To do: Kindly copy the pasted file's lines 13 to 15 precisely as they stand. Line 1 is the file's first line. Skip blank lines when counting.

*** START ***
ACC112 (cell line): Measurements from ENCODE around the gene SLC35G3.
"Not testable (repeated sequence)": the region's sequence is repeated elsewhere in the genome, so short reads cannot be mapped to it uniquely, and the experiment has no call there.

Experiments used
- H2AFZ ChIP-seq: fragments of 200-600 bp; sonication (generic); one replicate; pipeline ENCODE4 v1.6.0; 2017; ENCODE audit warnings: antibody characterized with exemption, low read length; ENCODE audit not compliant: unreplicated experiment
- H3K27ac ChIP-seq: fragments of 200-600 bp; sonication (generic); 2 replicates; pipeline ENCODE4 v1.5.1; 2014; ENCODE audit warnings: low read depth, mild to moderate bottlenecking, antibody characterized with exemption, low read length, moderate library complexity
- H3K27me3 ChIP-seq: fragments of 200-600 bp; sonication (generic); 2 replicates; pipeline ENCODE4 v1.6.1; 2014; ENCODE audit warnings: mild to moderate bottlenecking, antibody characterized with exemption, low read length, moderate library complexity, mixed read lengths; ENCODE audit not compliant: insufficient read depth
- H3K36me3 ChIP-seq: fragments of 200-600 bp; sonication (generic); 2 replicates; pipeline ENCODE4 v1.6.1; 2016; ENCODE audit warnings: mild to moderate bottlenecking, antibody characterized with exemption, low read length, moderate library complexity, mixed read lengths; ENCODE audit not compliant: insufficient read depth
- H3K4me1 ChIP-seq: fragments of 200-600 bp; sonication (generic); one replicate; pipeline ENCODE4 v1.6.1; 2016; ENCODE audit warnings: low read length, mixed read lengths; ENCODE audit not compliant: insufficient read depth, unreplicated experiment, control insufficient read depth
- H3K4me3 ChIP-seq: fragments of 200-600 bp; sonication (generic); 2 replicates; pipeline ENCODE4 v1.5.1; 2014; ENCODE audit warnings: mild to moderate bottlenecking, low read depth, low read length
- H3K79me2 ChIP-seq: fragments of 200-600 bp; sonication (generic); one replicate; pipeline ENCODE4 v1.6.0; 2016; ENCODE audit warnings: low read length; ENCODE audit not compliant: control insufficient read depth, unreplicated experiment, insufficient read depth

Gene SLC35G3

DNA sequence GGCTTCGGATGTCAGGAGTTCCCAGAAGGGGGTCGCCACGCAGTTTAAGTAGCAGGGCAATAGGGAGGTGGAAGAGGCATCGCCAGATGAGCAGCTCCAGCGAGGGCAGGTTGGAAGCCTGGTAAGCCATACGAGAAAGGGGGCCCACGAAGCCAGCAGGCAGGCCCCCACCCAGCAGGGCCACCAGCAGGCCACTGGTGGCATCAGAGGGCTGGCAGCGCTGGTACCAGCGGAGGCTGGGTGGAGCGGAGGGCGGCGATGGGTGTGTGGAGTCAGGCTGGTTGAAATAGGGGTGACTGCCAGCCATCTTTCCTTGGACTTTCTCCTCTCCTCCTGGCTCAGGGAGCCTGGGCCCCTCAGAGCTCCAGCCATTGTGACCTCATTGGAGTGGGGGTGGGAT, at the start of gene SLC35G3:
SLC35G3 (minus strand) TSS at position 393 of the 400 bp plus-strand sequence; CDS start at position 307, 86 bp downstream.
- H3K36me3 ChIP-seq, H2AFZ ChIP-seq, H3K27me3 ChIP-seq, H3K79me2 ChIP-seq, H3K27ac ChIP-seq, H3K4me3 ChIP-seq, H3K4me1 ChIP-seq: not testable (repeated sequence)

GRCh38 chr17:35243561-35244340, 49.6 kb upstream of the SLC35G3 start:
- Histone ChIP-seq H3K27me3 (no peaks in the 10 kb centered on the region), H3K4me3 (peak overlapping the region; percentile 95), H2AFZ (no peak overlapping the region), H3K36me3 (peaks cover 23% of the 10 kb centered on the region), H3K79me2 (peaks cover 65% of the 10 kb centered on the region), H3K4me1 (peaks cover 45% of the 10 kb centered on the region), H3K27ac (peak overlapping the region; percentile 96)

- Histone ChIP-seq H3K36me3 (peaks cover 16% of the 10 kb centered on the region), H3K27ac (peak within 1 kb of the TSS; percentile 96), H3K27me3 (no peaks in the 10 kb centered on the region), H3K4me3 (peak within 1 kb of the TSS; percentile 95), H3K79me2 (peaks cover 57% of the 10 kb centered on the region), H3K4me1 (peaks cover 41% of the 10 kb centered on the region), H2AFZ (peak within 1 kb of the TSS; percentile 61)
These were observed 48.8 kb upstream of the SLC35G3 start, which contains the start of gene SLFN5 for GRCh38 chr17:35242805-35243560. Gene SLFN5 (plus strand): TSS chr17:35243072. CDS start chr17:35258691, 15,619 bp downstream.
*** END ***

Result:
SLC35G3 (minus strand) TSS at position 393 of the 400 bp plus-strand sequence; CDS start at position 307, 86 bp downstream.
- H3K36me3 ChIP-seq, H2AFZ ChIP-seq, H3K27me3 ChIP-seq, H3K79me2 ChIP-seq, H3K27ac ChIP-seq, H3K4me3 ChIP-seq, H3K4me1 ChIP-seq: not testable (repeated sequence)

GRCh38 chr17:35243561-35244340, 49.6 kb upstream of the SLC35G3 start: